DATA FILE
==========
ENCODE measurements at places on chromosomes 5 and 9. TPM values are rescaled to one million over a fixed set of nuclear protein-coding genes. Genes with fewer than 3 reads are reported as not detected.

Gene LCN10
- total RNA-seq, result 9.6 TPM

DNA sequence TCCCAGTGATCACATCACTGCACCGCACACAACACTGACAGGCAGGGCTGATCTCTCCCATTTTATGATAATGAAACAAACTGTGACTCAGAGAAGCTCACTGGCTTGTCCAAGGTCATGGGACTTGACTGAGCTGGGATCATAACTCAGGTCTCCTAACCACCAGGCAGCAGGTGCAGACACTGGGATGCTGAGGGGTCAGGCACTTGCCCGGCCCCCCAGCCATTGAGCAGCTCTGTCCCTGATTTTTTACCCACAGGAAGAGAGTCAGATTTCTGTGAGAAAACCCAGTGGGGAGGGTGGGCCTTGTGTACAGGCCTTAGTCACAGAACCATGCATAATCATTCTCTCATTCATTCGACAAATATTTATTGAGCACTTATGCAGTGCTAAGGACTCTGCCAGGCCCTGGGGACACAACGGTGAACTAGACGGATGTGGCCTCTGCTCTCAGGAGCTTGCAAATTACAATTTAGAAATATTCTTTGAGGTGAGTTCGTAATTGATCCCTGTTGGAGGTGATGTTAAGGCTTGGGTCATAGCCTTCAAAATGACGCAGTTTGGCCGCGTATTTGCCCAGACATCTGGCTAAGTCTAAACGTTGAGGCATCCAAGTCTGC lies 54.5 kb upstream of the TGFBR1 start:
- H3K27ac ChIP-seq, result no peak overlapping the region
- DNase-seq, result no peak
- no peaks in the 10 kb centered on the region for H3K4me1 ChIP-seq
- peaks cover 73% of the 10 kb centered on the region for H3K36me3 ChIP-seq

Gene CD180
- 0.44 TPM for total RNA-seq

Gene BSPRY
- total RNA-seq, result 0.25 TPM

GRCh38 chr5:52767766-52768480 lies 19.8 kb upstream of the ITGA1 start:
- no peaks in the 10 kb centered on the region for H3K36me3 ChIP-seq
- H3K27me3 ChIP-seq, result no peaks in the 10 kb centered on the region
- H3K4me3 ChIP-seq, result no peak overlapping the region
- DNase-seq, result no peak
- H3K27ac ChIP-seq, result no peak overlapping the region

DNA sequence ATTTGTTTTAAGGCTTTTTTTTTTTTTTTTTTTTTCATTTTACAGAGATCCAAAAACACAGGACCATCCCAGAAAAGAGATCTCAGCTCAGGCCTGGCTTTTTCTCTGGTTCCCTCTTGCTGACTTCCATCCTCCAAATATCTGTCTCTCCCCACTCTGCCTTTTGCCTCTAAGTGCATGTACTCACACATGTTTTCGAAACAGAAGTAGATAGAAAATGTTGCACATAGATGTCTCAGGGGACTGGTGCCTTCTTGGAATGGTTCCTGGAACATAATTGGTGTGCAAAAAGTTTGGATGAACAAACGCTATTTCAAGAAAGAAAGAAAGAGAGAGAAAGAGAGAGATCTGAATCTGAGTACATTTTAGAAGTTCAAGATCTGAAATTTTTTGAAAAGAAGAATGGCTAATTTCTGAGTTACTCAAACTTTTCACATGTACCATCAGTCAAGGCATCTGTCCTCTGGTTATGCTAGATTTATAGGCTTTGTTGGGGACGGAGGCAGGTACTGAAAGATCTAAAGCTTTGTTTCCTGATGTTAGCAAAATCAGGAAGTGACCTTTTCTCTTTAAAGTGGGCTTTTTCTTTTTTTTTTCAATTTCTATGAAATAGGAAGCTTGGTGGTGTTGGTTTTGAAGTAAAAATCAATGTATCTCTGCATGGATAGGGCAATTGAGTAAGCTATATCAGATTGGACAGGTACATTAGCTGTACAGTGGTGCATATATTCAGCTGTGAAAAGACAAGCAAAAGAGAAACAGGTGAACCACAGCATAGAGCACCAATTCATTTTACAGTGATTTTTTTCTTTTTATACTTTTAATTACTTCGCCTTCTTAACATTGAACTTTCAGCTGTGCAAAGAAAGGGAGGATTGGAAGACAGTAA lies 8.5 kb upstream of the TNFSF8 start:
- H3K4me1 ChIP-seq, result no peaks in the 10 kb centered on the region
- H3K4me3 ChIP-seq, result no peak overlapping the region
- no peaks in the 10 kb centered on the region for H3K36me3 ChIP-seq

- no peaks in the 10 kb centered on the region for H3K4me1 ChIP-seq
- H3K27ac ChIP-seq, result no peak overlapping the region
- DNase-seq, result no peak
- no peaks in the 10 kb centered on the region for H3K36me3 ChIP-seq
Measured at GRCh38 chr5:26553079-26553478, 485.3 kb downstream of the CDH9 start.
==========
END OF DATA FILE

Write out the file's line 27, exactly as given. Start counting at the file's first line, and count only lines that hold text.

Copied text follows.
Measured at GRCh38 chr5:26553079-26553478, 485.3 kb downstream of the CDH9 start.